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Now let’s look at the basic parameters of a potential revenue share structure for Company A to finance the remodeling project. We’ll hold the next 12 months revenue flat from the previous 12 months and reduce the annual growth rate from the 7% historical growth to 5% expected growth. For this example, we’ll look at a 60-month term to pay the total obligation off and a total payback amount equal to 1.25x the amount raised (a fairly typical payback amount under revenue-share deals).
The cost of capital includes Localstake fees as well as the overall investor return paid out over the life of the offering. The return investors ultimately see depends on the speed at which the total payback amount is hit. If Company A does well and reaches the target payback multiple of 1.25 in 3.5 years, as it expects, the equivalent annual interest rate for investors would be 13%. If the company needs the full 60 months to pay the fixed amount, the equivalent annual interest rate would be 9.2%.
That sets up an incentive for investors to play an active role in the performance of their investment. By continuing their customer and advocate relationship with Company A, they are directly contributing to revenue performance and as a result, payment on the revenue share. In rate of return terms, Company A will pay a higher cost on the capital (albeit paying the same absolute amount in dollars) but they’ll benefit from stronger revenue growth and a more engaged customer base.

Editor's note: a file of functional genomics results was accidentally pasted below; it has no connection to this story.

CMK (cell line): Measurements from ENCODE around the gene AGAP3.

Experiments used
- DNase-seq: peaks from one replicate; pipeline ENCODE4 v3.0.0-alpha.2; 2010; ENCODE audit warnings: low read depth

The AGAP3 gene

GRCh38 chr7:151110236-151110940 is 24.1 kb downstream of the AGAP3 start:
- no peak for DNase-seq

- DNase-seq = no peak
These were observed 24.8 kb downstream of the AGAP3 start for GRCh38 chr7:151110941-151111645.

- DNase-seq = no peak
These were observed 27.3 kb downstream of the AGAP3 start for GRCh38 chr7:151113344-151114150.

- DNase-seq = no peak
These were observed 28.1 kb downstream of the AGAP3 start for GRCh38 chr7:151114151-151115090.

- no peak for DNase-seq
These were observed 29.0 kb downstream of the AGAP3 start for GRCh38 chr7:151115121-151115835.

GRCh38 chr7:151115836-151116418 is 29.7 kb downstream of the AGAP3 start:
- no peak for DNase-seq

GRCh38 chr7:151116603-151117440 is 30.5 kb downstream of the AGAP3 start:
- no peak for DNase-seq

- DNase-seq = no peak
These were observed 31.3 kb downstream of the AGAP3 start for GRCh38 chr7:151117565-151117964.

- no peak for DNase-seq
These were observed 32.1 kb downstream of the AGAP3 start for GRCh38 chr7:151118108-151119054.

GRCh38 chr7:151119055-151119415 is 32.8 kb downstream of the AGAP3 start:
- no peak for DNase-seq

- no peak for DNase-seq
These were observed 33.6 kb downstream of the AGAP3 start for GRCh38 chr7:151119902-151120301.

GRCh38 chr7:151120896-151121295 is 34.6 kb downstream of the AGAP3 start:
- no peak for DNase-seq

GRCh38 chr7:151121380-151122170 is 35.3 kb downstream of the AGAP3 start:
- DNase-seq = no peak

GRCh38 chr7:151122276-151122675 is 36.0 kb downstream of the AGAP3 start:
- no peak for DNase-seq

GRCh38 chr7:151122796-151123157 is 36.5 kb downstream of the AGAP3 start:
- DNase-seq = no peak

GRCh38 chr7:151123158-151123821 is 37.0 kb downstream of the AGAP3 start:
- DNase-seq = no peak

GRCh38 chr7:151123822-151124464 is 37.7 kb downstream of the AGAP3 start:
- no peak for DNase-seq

The cost of capital for the revenue share loan is higher than with an SBA loan and, most likely, other kinds of bank loans. That’s because there is no fixed payment and revenue share agreements are typically unsecured, meaning they are not backed by collateral. SBA loans are among the lowest cost of capital options around for companies, but very few qualify and the process can take several months.
The tradeoff for Company A is increased flexibility: with revenue sharing, when cash flow dips, financing expense also decreases. It also offers a unique way to engage a customer base and encourage them to increase their purchasing habits and general support of the business.
Localstake customer Beer Church Brewing is currently pursuing a revenue share offering using Regulation CF. To see an actual example of a revenue share, you can review the details of their offering, follow progress and invest at their Localstake page.
When comparing revenue share debt to more traditional forms of lending, a business must weigh the speed of underwriting, more flexible payments, an incentivized investor base, and no personal guarantee requirements. If these factors are attractive, then it could make sense to trade-off a higher overall cost of capital as compared to a traditional SBA loan.
This table highlights a basic comparison between features of a Localstake revenue share loan and an SBA loan.
Finding the right structure for a small business financing starts with a solid analysis of the business’ historical and expected performance. With a revenue share loan, the business and investors’ incentives are aligned to grow revenue and customer relationships. Both sides can contribute to that goal and ultimately drive a positive outcome for the business and investors via a simple and manageable investment structure.
Ryan Flynn is a cofounder of Localstake, a full service broker-dealer and crowdfunding platform that helps small businesses structure their securities offerings and connect with investors.
Disclosure: Localstake does not provide legal or tax advice. The information provided here is summary in nature and is not meant to cover a full analysis of securities laws. No information contained herein should be construed as advisory or to recommend a particular method of capital raising.